Tag Archives: Boris Pasternak

Seeking Shostakovich . . . in the Verses of Michelangelo

The Taddei Tondo by Michelangelo

The Taddei Tondo by Michelangelo

Some kind of spring has broken in my brain. I have not written a note since the Fifteenth Symphony. That is a terrible state of affairs for me.

—Dmitri Shostakovich,
Letter to Isaak Glikman,
January 16, 1973
[Glikman 188]

In the summer of 1974, not long after claiming he hadn’t “a single musical thought in his head,” Dmitri Shostakovich wrote to Isaak Glikman, “I have been composing quite a lot recently.” [Story of a Friendship: The Letters of Dmitry Shostakovich to Isaak Glikman, 1941–1975 323, no. 56 and 196]  In 1971, Shostakovich had completed Symphony No. 15, his last. At the time, his final string quartets, the 14th (1973) and 15th (1974), and his last work, the Sonata for Viola and Piano (1975, the year he died), were yet to come, as were three works for voice, including the Suite on Verses of Michelangelo Buonarroti, first written for bass and piano (op. 145, 1974) and subsequently orchestrated (op. 145a, 1975). Continue reading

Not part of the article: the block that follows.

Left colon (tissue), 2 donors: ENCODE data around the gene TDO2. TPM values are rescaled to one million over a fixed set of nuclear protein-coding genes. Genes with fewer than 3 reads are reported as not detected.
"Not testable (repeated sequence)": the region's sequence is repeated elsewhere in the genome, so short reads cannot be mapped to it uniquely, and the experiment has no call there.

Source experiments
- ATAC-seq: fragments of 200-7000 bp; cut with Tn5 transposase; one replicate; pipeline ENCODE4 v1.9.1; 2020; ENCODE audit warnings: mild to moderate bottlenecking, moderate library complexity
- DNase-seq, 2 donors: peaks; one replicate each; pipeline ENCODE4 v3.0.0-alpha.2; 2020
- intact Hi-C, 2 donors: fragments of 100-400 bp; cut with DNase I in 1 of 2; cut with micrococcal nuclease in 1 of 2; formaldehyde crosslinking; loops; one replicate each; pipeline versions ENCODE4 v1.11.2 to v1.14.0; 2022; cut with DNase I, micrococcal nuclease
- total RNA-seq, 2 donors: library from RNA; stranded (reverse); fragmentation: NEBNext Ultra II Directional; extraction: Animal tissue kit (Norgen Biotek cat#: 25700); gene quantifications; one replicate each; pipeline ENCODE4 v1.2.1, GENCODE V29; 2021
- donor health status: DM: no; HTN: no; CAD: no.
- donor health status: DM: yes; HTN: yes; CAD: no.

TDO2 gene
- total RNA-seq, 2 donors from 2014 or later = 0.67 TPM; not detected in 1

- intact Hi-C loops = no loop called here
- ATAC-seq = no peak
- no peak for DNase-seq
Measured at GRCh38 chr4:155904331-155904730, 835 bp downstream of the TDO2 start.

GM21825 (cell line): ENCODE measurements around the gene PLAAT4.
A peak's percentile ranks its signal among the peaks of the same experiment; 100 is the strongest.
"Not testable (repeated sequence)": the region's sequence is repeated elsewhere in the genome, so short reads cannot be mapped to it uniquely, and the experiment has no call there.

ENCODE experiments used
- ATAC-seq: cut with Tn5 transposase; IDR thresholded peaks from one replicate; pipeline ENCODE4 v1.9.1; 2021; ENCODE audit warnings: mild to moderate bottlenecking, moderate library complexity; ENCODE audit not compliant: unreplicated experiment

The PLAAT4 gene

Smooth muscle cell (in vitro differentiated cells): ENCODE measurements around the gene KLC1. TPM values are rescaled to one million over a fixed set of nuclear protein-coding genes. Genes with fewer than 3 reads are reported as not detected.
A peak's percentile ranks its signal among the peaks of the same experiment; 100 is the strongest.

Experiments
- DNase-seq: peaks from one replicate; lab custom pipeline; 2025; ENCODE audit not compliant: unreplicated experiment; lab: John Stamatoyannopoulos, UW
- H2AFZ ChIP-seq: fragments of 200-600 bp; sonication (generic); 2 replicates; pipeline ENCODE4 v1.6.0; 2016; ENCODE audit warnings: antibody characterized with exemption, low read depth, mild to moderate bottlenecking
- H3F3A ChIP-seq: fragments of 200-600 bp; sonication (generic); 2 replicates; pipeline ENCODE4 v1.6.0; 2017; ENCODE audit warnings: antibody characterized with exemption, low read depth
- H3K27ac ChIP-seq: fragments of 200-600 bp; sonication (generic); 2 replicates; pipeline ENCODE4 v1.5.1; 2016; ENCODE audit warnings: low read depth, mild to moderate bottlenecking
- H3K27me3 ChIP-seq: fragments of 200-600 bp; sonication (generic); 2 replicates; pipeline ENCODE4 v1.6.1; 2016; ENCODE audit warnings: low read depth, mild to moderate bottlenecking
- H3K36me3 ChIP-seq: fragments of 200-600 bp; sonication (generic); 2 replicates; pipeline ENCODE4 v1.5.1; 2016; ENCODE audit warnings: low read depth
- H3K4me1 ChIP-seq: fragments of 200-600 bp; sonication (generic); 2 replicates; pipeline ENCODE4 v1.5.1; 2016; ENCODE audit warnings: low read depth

The Picture of Pasternak in a Prospect of Flowers

Boris beside the Baltic at Merekule, Leonid Pasternak, 1910

Boris beside the Baltic at Merekule, Leonid Pasternak, 1910

Boris Pasternak, whom no one yet knew . . . had this to say about poetry: “It will always be in the grass, it will always be necessary to bend over to see it, it will always be too simple to be discussed in assemblies.”

Gisèle Freund

I’ve been following a trail of pebbles and crumbs. As I’ve arrived at no particular destination, and arrival anywhere certain is unlikely, I’m making a record of the journey so far.

Hansel & Gretel, Carl Offterdinger

Hansel & Gretel, Carl Offterdinger

My journey began with a book by the British poet David Herd, John Ashbery and American Poetry. Herd’s way of approaching Ashbery is intriguing, quite unlike anything else I’ve read. Among other things, he spends a good bit of the book tracing Ashbery’s influences and inspirations. I didn’t agree with—or understand—everything Herd wrote, but his observations forged stimulating associations and connections that seemed very much in the spirit of Ashbery’s poems. Continue reading